The News
The News
Monday 02 of August 2021

Faith in Javier 'N' Trial


Duarte de Ochoa can either accept or reject the Guatemalan court's ruling on his extradition,photo: Cuartoscuro/William Gularte
Duarte de Ochoa can either accept or reject the Guatemalan court's ruling on his extradition,photo: Cuartoscuro/William Gularte
Have a good laugh

Have a weekend laugh and surely it’s got to come from the application of Mexican justice.

Last Monday an alleged federal felon, now named Javier “N,” was taken to Mexico City’s most infamous hotel, the ReNo, and charged with organized criminal activities. Javier “N” was transported from Guatemala to Mexico City on an extradition protocol.

The ReNo Hotel, in case you’re wondering, is the Reclusorio Norte, or northern Mexico City Prison for which regular guests have developed a kind of love and dislike the name Northern Prison. ReNo (the first two syllables) sounds more romantic.

In a highly televised arrival with the face of the culprit blurred as not to reveal his true identity, the trial of Javier “N” began as soon as he entered the ReNo with him facing the judge who issued his arrest and extradition warrants. The accusing attorneys were at hand and guess what? They forgot that Javier “N” is a shrewd lawyer and right off the bat nearly tore their case to pieces.

Of course Javier “N” — on TV all this past week — is none other than the former governor of the state of Veracruz, Javier Duarte de Ochoa, who is accused of a lot more criminal activities than organized crime and money laundering, but the judge tossed out other accusations as they did not meet the word of law in the warrant issued for his arrest and extradition.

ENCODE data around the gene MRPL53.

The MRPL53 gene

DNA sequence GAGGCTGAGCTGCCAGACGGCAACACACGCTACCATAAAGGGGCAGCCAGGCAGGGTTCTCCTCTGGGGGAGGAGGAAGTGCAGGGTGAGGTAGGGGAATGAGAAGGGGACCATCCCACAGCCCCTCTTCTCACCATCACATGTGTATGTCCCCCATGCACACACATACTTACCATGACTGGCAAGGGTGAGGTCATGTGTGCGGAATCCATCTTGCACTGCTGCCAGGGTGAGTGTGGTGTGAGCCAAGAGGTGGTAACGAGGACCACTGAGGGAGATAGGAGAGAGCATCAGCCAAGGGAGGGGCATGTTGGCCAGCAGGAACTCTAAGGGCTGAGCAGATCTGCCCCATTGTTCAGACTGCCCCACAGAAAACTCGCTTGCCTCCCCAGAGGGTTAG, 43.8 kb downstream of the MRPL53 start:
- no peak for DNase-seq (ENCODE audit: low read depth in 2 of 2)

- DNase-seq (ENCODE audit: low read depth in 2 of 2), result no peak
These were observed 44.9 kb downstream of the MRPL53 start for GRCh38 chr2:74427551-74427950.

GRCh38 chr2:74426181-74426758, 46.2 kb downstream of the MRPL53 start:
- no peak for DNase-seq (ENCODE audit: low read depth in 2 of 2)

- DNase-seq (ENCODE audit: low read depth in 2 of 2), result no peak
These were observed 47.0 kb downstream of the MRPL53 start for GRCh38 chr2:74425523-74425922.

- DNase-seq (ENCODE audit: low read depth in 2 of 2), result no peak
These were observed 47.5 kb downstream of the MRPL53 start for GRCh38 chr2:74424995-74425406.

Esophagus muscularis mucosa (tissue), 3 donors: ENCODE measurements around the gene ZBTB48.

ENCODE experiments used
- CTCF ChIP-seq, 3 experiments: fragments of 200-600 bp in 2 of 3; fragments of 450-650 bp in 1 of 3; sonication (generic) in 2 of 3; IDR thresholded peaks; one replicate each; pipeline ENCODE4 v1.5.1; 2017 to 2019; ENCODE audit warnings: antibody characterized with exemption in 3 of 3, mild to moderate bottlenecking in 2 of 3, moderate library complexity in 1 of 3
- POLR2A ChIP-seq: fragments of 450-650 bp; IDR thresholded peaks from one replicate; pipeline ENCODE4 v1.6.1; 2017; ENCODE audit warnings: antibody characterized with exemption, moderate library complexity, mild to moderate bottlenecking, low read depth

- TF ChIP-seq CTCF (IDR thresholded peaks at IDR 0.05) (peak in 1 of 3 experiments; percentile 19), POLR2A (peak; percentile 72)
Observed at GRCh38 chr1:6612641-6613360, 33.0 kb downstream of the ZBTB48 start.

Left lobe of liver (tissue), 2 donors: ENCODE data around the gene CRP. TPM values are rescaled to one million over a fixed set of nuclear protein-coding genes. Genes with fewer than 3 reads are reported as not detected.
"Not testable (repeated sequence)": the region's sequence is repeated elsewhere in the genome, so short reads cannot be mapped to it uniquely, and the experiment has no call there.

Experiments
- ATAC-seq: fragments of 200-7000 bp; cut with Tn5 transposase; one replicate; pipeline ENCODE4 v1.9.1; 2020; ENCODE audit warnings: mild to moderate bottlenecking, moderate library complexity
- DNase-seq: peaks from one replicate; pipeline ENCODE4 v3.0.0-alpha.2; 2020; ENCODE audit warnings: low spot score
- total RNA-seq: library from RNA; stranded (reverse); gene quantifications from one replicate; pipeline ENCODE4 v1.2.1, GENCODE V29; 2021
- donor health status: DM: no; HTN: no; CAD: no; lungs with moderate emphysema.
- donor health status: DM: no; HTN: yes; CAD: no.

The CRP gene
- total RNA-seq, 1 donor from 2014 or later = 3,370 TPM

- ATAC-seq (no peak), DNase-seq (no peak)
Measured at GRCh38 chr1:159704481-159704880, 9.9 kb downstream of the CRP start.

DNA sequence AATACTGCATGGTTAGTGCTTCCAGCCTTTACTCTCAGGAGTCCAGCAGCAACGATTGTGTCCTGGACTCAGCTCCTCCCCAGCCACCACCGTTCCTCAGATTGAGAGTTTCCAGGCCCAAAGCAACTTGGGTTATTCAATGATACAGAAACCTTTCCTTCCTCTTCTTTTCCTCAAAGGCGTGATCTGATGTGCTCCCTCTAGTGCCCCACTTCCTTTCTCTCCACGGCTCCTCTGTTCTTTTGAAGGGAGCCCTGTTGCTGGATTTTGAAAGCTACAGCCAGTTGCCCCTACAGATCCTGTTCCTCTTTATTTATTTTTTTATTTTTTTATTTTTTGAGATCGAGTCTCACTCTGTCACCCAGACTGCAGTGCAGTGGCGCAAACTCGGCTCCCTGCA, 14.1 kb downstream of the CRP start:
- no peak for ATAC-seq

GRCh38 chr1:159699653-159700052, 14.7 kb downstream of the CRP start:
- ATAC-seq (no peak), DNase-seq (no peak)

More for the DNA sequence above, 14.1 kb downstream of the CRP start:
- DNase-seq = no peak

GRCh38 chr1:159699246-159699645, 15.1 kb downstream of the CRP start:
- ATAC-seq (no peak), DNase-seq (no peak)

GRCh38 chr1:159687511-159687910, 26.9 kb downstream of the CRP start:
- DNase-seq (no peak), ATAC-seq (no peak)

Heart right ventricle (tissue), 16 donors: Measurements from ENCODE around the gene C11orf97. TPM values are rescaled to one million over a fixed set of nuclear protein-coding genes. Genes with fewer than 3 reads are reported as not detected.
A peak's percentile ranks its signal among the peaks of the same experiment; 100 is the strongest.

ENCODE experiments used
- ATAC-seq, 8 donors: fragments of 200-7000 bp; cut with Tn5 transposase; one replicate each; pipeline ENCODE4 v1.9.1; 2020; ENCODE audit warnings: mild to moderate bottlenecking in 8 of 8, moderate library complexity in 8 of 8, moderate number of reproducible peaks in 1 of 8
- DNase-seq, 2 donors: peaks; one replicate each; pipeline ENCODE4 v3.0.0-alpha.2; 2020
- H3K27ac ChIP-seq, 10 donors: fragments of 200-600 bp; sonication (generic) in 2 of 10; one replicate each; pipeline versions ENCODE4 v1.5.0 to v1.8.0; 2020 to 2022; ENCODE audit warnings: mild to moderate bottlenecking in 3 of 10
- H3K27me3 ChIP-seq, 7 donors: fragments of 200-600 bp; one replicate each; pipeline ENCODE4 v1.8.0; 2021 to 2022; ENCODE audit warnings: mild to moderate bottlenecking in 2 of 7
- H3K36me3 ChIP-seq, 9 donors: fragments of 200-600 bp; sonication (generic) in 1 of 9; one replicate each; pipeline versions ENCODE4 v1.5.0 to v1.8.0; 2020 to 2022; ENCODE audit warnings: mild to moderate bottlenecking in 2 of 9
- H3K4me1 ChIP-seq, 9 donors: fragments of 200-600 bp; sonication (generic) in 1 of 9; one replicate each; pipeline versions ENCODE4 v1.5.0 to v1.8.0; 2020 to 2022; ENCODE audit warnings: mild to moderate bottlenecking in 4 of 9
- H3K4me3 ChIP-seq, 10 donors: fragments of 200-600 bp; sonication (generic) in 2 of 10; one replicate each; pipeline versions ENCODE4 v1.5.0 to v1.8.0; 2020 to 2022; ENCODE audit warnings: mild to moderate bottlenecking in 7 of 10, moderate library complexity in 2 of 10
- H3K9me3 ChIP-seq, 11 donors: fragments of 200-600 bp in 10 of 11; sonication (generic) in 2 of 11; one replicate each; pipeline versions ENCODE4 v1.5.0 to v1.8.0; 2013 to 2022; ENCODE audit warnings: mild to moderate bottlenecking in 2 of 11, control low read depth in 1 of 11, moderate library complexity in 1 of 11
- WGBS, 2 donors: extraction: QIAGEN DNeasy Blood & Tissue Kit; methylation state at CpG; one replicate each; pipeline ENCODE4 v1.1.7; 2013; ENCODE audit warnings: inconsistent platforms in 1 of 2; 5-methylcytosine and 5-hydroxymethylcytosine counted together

As expected, the Attorney General’s Office (PGR) sent their worst equipped lawyers and shrewd Javier “N” immediately pigeon-holed their ill put together case in which Javer “N” claimed innocence in all cases. That’s the right of a defendant and as such it stood with the Attorney General’s outright incompetent lawyers who could not come up with a case to nail and tank Javier “N” permanently, a punishment public opinion says, he surely deserves.

But of course this is Mexico and the Javier “N” case is indeed exceptional as it is no ordinary case. This one of an allegedly crooked Institutional Revolutionary Party (PRI) politician who indeed is a very close friend of President Enrique Peña Nieto and popular hearsay has it is protecting this former PRI governor accused of stealing billions (of pesos, of course) and who current Veracruz State Gov. Miguel Ángel Yunes says left the state finances in “total bankruptcy.”

Yet what happened on Monday and Tuesday during the arraignment procedures is what everyone was expecting and it was that Attorney General Raúl Cervantes sent his worst equipped lawyer with a badly put together case in order to attenuate the judge’s appraisal of accusing facts (or lack of them) as to protect the accused Javier “N.”

Indeed the Attorney General’s accusers were the laughing stock of the press all week as they presented a non-case in which if it all goes well, the alleged culprit may come out if not exonerated, at least with a mild prison sentence as the total amount of charges against him piled up add up to over a hundred years in the slammer.

The Attorney General’s lawyers blunder and case misrepresentation was seen by all as Javier “N” getting protection from the president himself. Wednesday Interior Secretary Miguel Ángel Osorio Chong defended the Attorney General’s misrepresentation of charges and asked to “have faith” on the case the Mexican government is presenting against Javier “N.”

Faith?

Now you can laugh. It seems the Attorney General programmed all of its legal errors in the case in order to defend the accused. In reality, people are not laughing because the case going against this alleged thief of public funds, including selling water as cancer treatment (a nefarious crime in itself), may surely go awry and have the Attorney General lose the case.

But even before hand, because this is Mexico, everyone knew this could happen.